Man, the play style of BlazBlue has gotten popular, hasn’t it?
At the most recent event held by XSeed, I was able to sit down for a number of rounds with their latest fighter, Nitroplus Blasterz, a 2D fighter starring a heaping load of characters I’d never heard of. That’s fine, creating a new franchise in the fighter space, that’s bound to happen (unless you’re building from the Persona brand), but what’s surprising is these aren’t actually “new” characters. They’re just new to us, North American and European players at least... unless you’ve been importing visual novel software from Japan over the past 15 years.
NPB is a melding of popular characters from under the same company banner (not unlike Capcom or SNK before it) and pitting them against one another. The story here is thin, some all-powerful being is mixing up characters by combining dimensions to see if there’s something that doesn’t bore her (that’s the story, not making it up) and making them fight one another. And so, an all-female cast is combined to collectively beat the snot out of everybody else. At first I winced at the plot device, but then I thought, “Eh, I’ve heard worse for a fighting game," and now it’s just neat.
Built by the same dev team behind the Arcana Heart series, Nitroplus Blasterz: Heroines Infinite Duel (that’s an unwieldy title) is built to fight like the hectic and colorful BlazBlue with simple controls, built for combos. For every fight there isn’t just the one fighter to control but three: one to do the primary fighting and two support characters that can be called a number of times throughout a match after a “charging” period. Each has their own characterizations, which I’m sure are specific to how they are in their respective visual novels, and some even come with special animation like a Limit Break of some kind.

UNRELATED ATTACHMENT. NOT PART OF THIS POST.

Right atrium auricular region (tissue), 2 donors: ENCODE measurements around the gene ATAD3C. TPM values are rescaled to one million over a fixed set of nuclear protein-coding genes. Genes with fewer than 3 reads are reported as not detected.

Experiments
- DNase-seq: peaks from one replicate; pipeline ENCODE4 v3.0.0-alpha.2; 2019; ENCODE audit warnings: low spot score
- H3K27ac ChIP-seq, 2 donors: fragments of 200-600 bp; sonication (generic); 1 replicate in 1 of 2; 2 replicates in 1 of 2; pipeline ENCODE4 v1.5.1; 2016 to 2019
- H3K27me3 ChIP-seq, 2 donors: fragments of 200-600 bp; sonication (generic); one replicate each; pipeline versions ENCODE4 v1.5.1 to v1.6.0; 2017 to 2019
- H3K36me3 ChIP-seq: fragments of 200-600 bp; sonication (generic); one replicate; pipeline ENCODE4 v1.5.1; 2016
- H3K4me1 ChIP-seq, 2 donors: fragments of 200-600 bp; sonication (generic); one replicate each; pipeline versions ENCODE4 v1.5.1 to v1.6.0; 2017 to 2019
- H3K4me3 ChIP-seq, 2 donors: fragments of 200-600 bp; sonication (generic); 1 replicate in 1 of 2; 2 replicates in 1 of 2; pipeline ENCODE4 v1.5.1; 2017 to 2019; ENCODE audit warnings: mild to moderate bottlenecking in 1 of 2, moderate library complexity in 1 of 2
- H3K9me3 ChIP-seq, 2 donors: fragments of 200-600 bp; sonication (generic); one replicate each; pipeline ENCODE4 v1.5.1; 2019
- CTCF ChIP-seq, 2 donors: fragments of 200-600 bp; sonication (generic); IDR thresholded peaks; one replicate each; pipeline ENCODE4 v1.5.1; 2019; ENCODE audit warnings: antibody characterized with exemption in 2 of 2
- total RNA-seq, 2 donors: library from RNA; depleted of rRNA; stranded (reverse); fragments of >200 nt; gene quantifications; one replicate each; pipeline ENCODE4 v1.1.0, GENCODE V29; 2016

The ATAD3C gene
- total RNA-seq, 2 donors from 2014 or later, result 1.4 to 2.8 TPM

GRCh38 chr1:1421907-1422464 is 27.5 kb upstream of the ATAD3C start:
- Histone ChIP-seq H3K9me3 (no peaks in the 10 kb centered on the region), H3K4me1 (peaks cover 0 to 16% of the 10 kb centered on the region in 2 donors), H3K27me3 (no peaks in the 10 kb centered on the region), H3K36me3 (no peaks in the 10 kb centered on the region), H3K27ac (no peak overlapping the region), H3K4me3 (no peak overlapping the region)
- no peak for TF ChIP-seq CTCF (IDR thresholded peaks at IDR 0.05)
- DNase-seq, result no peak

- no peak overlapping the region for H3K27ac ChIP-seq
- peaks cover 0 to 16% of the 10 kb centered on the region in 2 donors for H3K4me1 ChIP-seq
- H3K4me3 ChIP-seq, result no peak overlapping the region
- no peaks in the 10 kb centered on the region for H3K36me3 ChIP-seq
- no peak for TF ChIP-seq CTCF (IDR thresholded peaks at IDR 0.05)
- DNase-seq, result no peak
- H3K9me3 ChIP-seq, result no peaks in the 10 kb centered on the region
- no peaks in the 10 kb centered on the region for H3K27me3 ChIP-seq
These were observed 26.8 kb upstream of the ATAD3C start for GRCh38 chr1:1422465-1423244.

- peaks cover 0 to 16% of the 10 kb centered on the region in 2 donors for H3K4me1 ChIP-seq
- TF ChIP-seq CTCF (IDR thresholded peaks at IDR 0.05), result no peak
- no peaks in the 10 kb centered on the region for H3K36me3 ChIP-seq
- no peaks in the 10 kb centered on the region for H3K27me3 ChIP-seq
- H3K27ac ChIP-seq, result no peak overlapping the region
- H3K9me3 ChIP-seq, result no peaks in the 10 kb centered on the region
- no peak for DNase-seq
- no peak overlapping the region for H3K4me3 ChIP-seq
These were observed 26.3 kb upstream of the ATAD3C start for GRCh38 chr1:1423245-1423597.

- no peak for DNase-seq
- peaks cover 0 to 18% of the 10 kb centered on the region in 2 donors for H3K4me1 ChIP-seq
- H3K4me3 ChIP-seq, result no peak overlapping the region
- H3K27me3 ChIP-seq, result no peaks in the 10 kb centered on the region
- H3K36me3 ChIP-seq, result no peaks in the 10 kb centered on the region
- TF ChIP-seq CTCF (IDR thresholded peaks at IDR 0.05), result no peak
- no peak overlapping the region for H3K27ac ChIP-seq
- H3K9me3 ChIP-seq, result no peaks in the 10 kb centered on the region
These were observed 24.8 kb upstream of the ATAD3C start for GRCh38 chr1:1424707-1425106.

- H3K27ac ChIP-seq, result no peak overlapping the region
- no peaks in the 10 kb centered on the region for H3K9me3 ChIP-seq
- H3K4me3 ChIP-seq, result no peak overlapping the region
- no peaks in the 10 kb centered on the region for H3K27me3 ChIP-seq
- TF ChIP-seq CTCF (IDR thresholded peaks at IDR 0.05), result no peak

With 14 characters and a host of supporting cast of about 20, the game can accommodate six unique characters onscreen at once, and while it feels hectic doing so, it’s all well-thought-out and interesting to watch. Seeing a girl with something of a demon arm fighting a girl that throws cats, interrupted by the summoner of a robot that rains laser-hell while another rides her frilly pink shooter around screen… it just doesn’t get old.
It feels easy to grasp for a fighting game character, with a few neat perks. The best I found was the “custom combo” system, which when activated (a charged meter allows for it) starts a combo of whatever you’ve pressed for a limited time. If you can manage a hit to ensure the combo will work, it’s a button masher’s dream come true: whatever you can press in that timeframe, it’ll land no prob. It takes time to load, and like any other combos in games it can be over before it’s begun easily enough by an executed block, which there are two of here: the standard holding away from an opponent, and a button that if used properly can set up a counter to do some massive damage (or evade entirely, depending on how you’re moving while using it).
Not every player was available for play, but they all felt unique and different, kind of mixing BlazBlue with the King of Fighters in the best of ways. It feels fun and balanced, and I’m looking forward to getting my hands on the finished product to see what other weird supports are available. The game is set to release by the end of this year, with Fall 2015 as the official line, and includes crossplay between both PS3 and PS4 versions of the game so nobody’s left out. And if the demonstration is any indication, Nitroplus Blasterz has “just one more” written all over it.